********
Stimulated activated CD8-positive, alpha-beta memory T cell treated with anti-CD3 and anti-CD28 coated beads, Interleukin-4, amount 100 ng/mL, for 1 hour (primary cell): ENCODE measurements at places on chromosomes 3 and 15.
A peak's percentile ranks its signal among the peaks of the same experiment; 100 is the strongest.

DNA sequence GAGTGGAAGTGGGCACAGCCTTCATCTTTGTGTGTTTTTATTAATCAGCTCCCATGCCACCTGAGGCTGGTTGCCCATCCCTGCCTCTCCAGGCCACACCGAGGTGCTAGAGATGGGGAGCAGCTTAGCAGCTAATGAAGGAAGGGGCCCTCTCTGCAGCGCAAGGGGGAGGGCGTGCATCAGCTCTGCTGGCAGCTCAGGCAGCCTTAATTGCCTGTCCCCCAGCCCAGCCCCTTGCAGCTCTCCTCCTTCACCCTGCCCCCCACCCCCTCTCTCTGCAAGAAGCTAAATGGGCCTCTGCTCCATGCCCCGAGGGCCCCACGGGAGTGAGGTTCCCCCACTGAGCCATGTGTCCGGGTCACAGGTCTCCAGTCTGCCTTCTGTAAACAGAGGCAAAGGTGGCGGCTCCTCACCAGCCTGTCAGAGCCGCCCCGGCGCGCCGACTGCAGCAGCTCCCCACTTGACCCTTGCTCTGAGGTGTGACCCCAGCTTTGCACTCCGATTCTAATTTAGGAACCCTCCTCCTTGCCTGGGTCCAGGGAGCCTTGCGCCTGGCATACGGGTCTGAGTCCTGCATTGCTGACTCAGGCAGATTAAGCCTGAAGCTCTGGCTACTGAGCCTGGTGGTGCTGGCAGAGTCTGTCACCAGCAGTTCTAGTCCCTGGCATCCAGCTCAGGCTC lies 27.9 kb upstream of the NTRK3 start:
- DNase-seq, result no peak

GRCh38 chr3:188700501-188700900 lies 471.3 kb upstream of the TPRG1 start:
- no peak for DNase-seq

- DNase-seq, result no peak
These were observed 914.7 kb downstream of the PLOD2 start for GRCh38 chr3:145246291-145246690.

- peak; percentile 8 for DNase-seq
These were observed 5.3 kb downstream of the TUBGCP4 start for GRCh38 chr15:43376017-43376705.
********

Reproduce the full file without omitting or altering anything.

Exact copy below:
Stimulated activated CD8-positive, alpha-beta memory T cell treated with anti-CD3 and anti-CD28 coated beads, Interleukin-4, amount 100 ng/mL, for 1 hour (primary cell): ENCODE measurements at places on chromosomes 3 and 15.
A peak's percentile ranks its signal among the peaks of the same experiment; 100 is the strongest.

DNA sequence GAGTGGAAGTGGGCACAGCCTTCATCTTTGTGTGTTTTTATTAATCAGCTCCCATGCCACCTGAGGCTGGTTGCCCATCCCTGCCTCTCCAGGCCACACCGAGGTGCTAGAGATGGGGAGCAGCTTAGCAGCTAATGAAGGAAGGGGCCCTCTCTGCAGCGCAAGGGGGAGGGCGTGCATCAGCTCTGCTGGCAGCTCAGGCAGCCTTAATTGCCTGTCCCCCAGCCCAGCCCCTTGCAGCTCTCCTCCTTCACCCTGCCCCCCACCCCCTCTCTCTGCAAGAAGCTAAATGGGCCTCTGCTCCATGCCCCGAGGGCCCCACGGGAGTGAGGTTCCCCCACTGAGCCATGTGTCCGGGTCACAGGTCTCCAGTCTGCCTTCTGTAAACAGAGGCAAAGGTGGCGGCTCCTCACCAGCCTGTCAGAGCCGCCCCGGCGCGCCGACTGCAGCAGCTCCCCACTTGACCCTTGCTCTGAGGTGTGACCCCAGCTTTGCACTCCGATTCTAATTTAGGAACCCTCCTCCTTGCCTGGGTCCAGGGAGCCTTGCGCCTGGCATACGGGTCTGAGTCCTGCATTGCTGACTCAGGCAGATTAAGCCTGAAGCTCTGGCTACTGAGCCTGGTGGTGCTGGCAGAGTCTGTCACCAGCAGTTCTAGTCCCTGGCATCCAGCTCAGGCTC lies 27.9 kb upstream of the NTRK3 start:
- DNase-seq, result no peak

GRCh38 chr3:188700501-188700900 lies 471.3 kb upstream of the TPRG1 start:
- no peak for DNase-seq

- DNase-seq, result no peak
These were observed 914.7 kb downstream of the PLOD2 start for GRCh38 chr3:145246291-145246690.

- peak; percentile 8 for DNase-seq
These were observed 5.3 kb downstream of the TUBGCP4 start for GRCh38 chr15:43376017-43376705.